Thursday Feb 27, 2014

Sometimes a new skin is not enough

I often have the opportunity to present about Oracle's mobile technologies. In those presentations, I usually explain to the audience that building and maintaining a mobile application will force them to make their software development processes more agile. The reason for this is simple. Mobile technologies evolve at consumer speed. Mobile operating systems are updated frequently, and applications must follow suit. The best proof I can give is the evolution of ADF Mobile itself. The initial version of the framework has been released in October 2012. Between that date and January 2014, we published one new version and five distinct patch sets for it; that's one update every 11 weeks on average. Such frequent releases are unusual for Oracle. In the mobile space, they're the norm

Recently, I installed ADF Mobile Patch 5. This version includes a new skin which brings an iOS 7 look and feel for Apple devices as well as a native look and feel for Android devices. In addition, JDeveloper now supports version 5 of XCode to package and deploy iOS applications. After the update, my applications didn't look right when I deployed and ran them. It turns out you must update the skin-family in adfmf-config.xml from this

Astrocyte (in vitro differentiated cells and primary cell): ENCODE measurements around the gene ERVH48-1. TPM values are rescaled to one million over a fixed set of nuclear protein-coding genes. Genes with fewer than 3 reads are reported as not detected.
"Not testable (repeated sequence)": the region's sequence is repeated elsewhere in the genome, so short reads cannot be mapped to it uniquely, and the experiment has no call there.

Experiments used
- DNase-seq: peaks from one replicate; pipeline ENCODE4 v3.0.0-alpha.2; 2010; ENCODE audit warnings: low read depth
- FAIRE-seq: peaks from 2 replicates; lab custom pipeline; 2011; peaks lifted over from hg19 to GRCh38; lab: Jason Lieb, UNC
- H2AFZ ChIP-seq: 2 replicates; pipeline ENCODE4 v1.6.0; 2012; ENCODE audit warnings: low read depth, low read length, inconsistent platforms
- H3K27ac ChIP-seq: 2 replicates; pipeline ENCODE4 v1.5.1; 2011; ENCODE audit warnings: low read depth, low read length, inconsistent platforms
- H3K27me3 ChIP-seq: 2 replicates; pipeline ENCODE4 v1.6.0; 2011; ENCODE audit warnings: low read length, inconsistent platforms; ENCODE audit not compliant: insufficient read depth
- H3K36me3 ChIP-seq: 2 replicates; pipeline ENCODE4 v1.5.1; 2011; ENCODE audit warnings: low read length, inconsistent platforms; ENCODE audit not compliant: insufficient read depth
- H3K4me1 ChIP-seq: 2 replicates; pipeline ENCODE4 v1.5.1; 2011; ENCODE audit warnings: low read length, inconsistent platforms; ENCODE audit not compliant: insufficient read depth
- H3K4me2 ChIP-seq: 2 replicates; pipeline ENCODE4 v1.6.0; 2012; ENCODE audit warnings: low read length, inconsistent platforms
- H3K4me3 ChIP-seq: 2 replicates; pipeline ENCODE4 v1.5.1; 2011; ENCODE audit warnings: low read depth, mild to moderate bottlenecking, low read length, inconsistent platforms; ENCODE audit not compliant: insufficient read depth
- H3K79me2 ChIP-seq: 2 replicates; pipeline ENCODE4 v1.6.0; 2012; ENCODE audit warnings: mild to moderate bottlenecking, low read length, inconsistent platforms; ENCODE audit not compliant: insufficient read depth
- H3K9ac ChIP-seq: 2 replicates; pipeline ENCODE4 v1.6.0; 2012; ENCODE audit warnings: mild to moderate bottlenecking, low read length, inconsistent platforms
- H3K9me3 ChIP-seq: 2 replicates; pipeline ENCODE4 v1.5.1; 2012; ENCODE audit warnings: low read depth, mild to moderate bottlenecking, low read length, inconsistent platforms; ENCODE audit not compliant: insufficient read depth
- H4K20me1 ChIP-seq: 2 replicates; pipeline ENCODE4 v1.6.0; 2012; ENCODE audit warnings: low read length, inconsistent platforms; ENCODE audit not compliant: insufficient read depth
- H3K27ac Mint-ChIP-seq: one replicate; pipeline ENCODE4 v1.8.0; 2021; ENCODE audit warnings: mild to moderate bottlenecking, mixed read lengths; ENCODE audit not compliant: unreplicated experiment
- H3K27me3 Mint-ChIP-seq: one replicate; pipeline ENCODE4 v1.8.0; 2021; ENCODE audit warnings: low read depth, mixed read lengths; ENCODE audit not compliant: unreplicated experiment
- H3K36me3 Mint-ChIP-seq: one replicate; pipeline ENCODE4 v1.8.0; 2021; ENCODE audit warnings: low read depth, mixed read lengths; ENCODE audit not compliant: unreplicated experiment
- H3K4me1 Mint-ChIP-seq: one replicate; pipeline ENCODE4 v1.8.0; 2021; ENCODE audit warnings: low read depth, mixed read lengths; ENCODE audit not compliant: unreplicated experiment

<skin-family>mobileFusionFX</skin-family>

to this

<skin-family>mobileAlta</skin-family>

In addition, I suggest you perform a clean all (Build > Clean All) before deploying your applications. Mine would not pick up the new skin otherwise. 

Monday Jul 29, 2013

JDeveloper 12c and Maven: Using relative paths in your POM files